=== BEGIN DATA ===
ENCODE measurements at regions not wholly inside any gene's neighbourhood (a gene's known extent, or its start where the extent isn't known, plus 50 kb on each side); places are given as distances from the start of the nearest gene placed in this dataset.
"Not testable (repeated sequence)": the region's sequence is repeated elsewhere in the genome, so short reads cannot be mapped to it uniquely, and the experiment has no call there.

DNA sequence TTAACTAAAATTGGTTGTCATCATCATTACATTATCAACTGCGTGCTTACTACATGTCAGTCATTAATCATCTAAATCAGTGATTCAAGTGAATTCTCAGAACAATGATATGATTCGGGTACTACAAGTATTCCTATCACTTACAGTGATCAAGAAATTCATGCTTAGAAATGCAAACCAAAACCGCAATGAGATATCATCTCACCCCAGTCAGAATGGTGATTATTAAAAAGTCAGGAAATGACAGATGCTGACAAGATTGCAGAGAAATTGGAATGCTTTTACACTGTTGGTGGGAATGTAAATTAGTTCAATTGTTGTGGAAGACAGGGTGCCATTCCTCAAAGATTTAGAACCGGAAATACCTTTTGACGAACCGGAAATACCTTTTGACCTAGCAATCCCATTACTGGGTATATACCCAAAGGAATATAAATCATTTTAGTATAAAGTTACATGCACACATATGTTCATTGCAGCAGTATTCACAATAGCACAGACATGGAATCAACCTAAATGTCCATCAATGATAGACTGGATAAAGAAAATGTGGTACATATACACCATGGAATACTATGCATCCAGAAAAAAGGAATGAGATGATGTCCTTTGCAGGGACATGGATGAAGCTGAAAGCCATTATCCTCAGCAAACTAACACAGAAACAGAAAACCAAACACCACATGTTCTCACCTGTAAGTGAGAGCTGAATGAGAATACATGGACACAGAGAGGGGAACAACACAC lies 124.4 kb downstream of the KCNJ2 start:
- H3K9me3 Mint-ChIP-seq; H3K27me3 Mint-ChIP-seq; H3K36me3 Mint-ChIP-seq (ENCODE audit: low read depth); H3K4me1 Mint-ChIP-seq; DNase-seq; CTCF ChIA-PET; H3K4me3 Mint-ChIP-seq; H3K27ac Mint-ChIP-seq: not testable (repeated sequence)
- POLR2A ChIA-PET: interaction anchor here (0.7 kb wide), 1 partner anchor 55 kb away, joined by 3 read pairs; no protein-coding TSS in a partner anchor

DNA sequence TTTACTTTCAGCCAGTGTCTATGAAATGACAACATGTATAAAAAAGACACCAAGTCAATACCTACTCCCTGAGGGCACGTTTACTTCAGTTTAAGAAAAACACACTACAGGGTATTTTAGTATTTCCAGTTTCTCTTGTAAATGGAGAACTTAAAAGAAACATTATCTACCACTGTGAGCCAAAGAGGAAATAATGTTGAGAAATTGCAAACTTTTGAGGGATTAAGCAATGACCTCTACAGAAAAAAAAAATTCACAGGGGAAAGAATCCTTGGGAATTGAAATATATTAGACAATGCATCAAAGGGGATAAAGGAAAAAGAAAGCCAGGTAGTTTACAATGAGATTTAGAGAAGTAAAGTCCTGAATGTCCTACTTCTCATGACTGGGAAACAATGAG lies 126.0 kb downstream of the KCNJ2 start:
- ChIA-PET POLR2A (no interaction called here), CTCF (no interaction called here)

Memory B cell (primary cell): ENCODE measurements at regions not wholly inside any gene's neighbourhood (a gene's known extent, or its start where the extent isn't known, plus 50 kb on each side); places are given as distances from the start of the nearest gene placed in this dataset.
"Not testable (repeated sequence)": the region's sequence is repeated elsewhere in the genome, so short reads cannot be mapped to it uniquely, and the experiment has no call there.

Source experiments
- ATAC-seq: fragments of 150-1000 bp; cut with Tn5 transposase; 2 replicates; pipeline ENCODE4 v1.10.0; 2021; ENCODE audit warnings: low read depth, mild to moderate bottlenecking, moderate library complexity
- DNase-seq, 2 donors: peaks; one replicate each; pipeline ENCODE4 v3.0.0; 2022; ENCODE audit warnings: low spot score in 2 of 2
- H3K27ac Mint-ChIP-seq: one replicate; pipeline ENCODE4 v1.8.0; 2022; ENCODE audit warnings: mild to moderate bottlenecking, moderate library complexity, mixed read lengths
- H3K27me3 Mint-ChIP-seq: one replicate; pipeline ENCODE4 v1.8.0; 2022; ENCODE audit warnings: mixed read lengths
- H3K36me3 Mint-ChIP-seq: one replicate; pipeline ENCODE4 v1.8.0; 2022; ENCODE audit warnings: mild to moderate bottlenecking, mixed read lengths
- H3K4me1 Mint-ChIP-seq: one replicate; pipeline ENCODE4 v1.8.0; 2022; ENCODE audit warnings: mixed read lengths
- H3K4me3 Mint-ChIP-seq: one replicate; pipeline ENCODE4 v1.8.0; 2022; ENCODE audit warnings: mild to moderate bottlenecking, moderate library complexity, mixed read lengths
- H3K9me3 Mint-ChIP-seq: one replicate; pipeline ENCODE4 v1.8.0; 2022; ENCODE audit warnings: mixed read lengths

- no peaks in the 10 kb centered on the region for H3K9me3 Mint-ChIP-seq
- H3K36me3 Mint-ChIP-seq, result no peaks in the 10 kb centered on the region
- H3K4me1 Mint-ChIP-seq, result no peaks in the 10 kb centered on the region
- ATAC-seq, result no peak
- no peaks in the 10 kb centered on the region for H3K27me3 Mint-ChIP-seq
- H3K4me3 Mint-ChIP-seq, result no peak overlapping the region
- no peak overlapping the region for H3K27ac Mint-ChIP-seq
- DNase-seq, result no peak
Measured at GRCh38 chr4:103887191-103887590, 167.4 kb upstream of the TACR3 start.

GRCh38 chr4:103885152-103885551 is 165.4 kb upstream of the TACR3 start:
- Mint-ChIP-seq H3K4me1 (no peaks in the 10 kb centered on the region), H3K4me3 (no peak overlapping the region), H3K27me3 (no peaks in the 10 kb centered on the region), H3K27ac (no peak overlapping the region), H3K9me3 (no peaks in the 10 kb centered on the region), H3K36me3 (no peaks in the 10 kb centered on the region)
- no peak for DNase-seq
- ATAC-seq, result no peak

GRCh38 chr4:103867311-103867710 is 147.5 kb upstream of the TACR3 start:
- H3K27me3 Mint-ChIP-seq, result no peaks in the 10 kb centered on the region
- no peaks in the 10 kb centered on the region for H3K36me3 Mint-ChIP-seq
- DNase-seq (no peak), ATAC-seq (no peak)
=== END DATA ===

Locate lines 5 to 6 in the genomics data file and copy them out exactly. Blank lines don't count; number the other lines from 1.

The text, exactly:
- POLR2A ChIA-PET: interaction anchor here (0.7 kb wide), 1 partner anchor 55 kb away, joined by 3 read pairs; no protein-coding TSS in a partner anchor

DNA sequence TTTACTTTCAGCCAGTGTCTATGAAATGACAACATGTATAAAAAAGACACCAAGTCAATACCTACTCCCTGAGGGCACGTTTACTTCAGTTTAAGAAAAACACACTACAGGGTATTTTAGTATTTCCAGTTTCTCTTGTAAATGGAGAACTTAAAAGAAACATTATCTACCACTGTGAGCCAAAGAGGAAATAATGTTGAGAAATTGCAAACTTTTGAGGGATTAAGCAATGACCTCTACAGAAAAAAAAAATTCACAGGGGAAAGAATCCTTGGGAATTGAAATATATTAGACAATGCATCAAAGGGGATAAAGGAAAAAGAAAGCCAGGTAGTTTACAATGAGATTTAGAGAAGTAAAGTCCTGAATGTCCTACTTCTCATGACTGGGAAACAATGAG lies 126.0 kb downstream of the KCNJ2 start: